Should The Football Association be held partly accountable for the Hillsborough disaster?
There are numerous reports of the police’s misconduct, Lord Justice Taylor stated that the key element to this disaster was the lack of ‘police control’ and of course The Sun’s ‘The Truth’ coverage placing the fans at the heart of the blame which was later rectified 23 years later with the article: ‘The Real Truth’.
April 15th 2016 will be the last Hillsborough memorial service, agreed unanimously by The Hillsborough Family Support Group, at Anfield, where it has been held every year since the disaster.
Sheffield’s Hillsborough Stadium was witness to one of the most tragic events in football history. The 1989 F.A Cup Semi Final saw Liverpool, managed by Kenny Dalglish, take on Nottingham Forest on April 15th 1989.
Six minutes into the game, chaos erupted as thousands of football fans were placed into the steel-fenced terraces -Leppings Lane End-, which lacked the capacity required.
96 fans were crushed to death and hundreds injured.
Liverpool had asked for more space at the ground but after advice from the South Yorkshire police, the F.A denied this request meaning that 24,000 were squeezed into the entrance of Leppings Lane.
Despite denying the request for more space, there wasn’t any sign of tickets being checked, making it possible for non-ticket holders to enter the stand, evidence of poor procedures that should have been firmly in place by the F.A.
Live from the game Desmond Lynam interviewed one of the witnesses:
“The police opened the gate and let everyone come in without a ticket…there’s the tickets there, proof of tickets that people just walked in that gate there and the police just let them walk in.”
The Hillsborough stadium itself was inefficient and it shouldn’t have been assigned by the F.A primarily.
The stand did not have a safety certificate, which is inexcusable. The stands themselves were designed to keep people within them, meaning that in the result of an emergency, it’s difficult to escape. The tickets for standing were not designated and with the absence of direction of where to go and only one gate opening to one stand this led to overcrowding in one area; due to poor signage fans were left unsure where to go and how they could enter the other stand which was virtually empty. Gate C, was opened, to place the large crowd outside the stadium to inside the stadium, representing signs of gross negligence and a lack of match day planning which should have been provided by the F.A.
“This ground was allocated for the F.A Cup Final because it could’ve dealt with any problems such as this and now it hasn’t and it’s down to greed, as far as I’m concerned.” – Witness interviewed live by Desmond Lynam.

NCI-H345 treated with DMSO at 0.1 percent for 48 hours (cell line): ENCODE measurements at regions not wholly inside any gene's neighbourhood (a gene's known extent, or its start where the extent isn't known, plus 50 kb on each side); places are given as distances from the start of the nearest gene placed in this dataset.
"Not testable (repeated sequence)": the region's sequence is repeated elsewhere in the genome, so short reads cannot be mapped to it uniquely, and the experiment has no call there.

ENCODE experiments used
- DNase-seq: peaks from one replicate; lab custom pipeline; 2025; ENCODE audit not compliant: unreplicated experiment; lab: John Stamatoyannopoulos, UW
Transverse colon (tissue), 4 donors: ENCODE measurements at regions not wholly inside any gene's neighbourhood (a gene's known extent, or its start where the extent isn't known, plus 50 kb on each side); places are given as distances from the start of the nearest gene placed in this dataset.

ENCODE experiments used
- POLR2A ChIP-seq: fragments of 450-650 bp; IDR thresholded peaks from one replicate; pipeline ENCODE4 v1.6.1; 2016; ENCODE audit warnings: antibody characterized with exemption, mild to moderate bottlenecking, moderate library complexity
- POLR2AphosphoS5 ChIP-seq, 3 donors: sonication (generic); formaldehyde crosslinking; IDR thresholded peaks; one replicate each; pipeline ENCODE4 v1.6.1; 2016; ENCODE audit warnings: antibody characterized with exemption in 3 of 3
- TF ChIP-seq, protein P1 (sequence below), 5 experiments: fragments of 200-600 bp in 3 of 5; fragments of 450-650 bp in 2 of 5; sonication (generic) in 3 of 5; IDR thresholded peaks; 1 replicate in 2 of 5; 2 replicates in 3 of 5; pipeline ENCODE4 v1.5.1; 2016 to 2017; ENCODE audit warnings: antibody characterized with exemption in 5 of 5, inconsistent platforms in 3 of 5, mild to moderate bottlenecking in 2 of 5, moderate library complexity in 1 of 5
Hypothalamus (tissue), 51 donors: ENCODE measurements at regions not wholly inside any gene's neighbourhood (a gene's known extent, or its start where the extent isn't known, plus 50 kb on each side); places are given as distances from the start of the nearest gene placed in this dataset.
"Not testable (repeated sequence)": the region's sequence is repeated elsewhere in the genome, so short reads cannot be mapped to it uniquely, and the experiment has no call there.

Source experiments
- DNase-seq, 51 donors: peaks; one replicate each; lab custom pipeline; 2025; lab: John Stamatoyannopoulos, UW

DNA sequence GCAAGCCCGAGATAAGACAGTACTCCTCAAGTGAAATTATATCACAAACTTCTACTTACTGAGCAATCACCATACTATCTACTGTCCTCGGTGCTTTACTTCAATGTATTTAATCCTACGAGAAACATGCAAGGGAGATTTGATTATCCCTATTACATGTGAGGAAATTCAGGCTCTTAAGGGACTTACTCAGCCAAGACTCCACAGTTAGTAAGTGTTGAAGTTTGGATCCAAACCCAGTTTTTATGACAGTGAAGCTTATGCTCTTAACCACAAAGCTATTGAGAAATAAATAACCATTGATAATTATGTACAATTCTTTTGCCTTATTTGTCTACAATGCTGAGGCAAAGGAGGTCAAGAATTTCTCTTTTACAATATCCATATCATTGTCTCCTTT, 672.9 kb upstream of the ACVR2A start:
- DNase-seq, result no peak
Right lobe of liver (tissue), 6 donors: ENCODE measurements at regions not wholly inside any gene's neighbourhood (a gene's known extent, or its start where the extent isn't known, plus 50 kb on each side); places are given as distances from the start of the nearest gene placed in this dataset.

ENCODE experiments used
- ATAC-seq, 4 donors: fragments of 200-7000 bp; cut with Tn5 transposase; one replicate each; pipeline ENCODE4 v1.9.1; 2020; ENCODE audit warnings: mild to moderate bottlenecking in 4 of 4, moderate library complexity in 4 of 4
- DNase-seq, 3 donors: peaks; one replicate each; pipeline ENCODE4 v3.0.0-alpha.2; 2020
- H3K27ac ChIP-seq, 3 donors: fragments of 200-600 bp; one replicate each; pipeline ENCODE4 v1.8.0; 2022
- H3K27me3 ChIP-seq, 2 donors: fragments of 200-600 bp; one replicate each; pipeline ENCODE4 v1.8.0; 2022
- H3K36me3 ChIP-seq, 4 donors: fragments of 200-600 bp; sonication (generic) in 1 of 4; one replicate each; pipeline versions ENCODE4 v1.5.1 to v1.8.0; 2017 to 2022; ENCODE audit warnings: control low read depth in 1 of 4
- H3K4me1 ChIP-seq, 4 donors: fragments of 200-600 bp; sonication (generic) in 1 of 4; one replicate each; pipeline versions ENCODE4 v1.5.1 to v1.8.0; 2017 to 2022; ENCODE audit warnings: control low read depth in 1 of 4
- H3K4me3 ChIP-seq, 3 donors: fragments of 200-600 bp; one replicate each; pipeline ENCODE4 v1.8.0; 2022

Chief Superintendent Duckenfield was in charge and made the decision to open Gate C. Duckenfield was ‘inexperienced’ and had never been in charge of a game as prolific as this. The F.A should have strict rules on who is appointed to ensure that they have the skills and experience required to take charge of such games.
At 3:05pm and 30 seconds the game was stopped. Police formed a wall by the Nottingham end after cruel chants, in fear a fight may spark. However, the Nottingham end were unaware of the serious nature of the situation, due to a lack of information, leading to a waste of police time which could have been used to help in the trauma. Loudspeaker information wasn’t heard until 3:56pm.
“…Really appreciate if you can cooperate with the police. Cooperate with the control people” – Kenny Dalglish’s loudspeaker announcement.
The police should have activated the major incident plan where all emergency services could be put into action. 3:15pm was the time the first ambulance emerged -St John ambulance- but again due to poor architecture it was difficult for emergency services to enter the pitch that could have potentially saved more lives. The F.A should have had a contingency plan in place to be strictly followed by the police appointed and ensure ease of access for emergency services.
The F.A appears to of come a long way since this day.
“…the way in which the grounds of our football clubs are operated ensures that crowd safety, accessibility and enjoyment are world class as standard.” – The Football Association.
The F.A now publish example contingency plans, match day plans, stadium safety requirements and an entire section on managing high-profile games -most recently updated in 2014-.
The fact that another event of this scale is yet to happen shows improvement in procedures and highlights failings and flaws in 1989 where such information was clearly not as strong or strictly implemented.
The fight for the justice of the 96 is still on going and a jury are set to consider its verdicts on 22nd February where they will decide if the 96 deaths were ‘unlawful killings’.
This disaster was undeniably a chain reaction of stadium inefficiency and poor police control but without the influence of the F.A this chain reaction may have never knocked into place.
A still image taken from the charity single “He Ain’t Heavy He’s My Brother” to raise funds for the families of the Hillsborough victims.